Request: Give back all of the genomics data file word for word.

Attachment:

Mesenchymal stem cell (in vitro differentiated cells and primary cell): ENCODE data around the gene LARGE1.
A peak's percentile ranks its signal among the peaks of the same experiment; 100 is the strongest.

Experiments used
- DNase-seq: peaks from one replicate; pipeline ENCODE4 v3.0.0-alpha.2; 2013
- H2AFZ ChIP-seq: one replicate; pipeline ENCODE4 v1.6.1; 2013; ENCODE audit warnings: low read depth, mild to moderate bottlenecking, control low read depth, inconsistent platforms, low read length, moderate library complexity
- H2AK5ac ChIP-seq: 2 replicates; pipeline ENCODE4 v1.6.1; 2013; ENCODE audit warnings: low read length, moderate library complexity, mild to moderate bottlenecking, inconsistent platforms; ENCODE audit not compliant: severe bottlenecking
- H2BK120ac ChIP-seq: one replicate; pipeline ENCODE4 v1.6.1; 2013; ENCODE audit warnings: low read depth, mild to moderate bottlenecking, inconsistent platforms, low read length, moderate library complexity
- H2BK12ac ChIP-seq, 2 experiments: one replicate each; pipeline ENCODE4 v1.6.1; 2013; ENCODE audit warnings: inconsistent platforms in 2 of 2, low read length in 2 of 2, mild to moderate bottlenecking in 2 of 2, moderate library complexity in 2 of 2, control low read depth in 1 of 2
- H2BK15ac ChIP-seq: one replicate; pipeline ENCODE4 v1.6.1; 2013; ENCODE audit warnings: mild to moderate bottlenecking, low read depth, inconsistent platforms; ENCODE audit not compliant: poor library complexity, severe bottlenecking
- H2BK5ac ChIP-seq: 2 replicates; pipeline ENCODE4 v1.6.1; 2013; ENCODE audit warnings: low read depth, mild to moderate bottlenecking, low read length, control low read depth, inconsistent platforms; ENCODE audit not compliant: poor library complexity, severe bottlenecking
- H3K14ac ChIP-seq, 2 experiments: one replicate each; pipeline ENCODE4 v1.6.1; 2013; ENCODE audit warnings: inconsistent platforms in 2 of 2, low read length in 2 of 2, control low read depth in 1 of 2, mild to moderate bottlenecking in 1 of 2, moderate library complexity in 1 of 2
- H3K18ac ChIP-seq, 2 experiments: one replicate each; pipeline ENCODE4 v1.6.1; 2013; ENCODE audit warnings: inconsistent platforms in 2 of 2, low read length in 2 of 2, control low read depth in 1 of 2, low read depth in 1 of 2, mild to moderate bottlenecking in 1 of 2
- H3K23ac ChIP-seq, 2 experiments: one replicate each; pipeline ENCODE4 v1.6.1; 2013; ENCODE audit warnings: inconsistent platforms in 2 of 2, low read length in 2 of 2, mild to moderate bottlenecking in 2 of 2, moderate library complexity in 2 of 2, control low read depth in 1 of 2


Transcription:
Mesenchymal stem cell (in vitro differentiated cells and primary cell): ENCODE data around the gene LARGE1.
A peak's percentile ranks its signal among the peaks of the same experiment; 100 is the strongest.

Experiments used
- DNase-seq: peaks from one replicate; pipeline ENCODE4 v3.0.0-alpha.2; 2013
- H2AFZ ChIP-seq: one replicate; pipeline ENCODE4 v1.6.1; 2013; ENCODE audit warnings: low read depth, mild to moderate bottlenecking, control low read depth, inconsistent platforms, low read length, moderate library complexity
- H2AK5ac ChIP-seq: 2 replicates; pipeline ENCODE4 v1.6.1; 2013; ENCODE audit warnings: low read length, moderate library complexity, mild to moderate bottlenecking, inconsistent platforms; ENCODE audit not compliant: severe bottlenecking
- H2BK120ac ChIP-seq: one replicate; pipeline ENCODE4 v1.6.1; 2013; ENCODE audit warnings: low read depth, mild to moderate bottlenecking, inconsistent platforms, low read length, moderate library complexity
- H2BK12ac ChIP-seq, 2 experiments: one replicate each; pipeline ENCODE4 v1.6.1; 2013; ENCODE audit warnings: inconsistent platforms in 2 of 2, low read length in 2 of 2, mild to moderate bottlenecking in 2 of 2, moderate library complexity in 2 of 2, control low read depth in 1 of 2
- H2BK15ac ChIP-seq: one replicate; pipeline ENCODE4 v1.6.1; 2013; ENCODE audit warnings: mild to moderate bottlenecking, low read depth, inconsistent platforms; ENCODE audit not compliant: poor library complexity, severe bottlenecking
- H2BK5ac ChIP-seq: 2 replicates; pipeline ENCODE4 v1.6.1; 2013; ENCODE audit warnings: low read depth, mild to moderate bottlenecking, low read length, control low read depth, inconsistent platforms; ENCODE audit not compliant: poor library complexity, severe bottlenecking
- H3K14ac ChIP-seq, 2 experiments: one replicate each; pipeline ENCODE4 v1.6.1; 2013; ENCODE audit warnings: inconsistent platforms in 2 of 2, low read length in 2 of 2, control low read depth in 1 of 2, mild to moderate bottlenecking in 1 of 2, moderate library complexity in 1 of 2
- H3K18ac ChIP-seq, 2 experiments: one replicate each; pipeline ENCODE4 v1.6.1; 2013; ENCODE audit warnings: inconsistent platforms in 2 of 2, low read length in 2 of 2, control low read depth in 1 of 2, low read depth in 1 of 2, mild to moderate bottlenecking in 1 of 2
- H3K23ac ChIP-seq, 2 experiments: one replicate each; pipeline ENCODE4 v1.6.1; 2013; ENCODE audit warnings: inconsistent platforms in 2 of 2, low read length in 2 of 2, mild to moderate bottlenecking in 2 of 2, moderate library complexity in 2 of 2, control low read depth in 1 of 2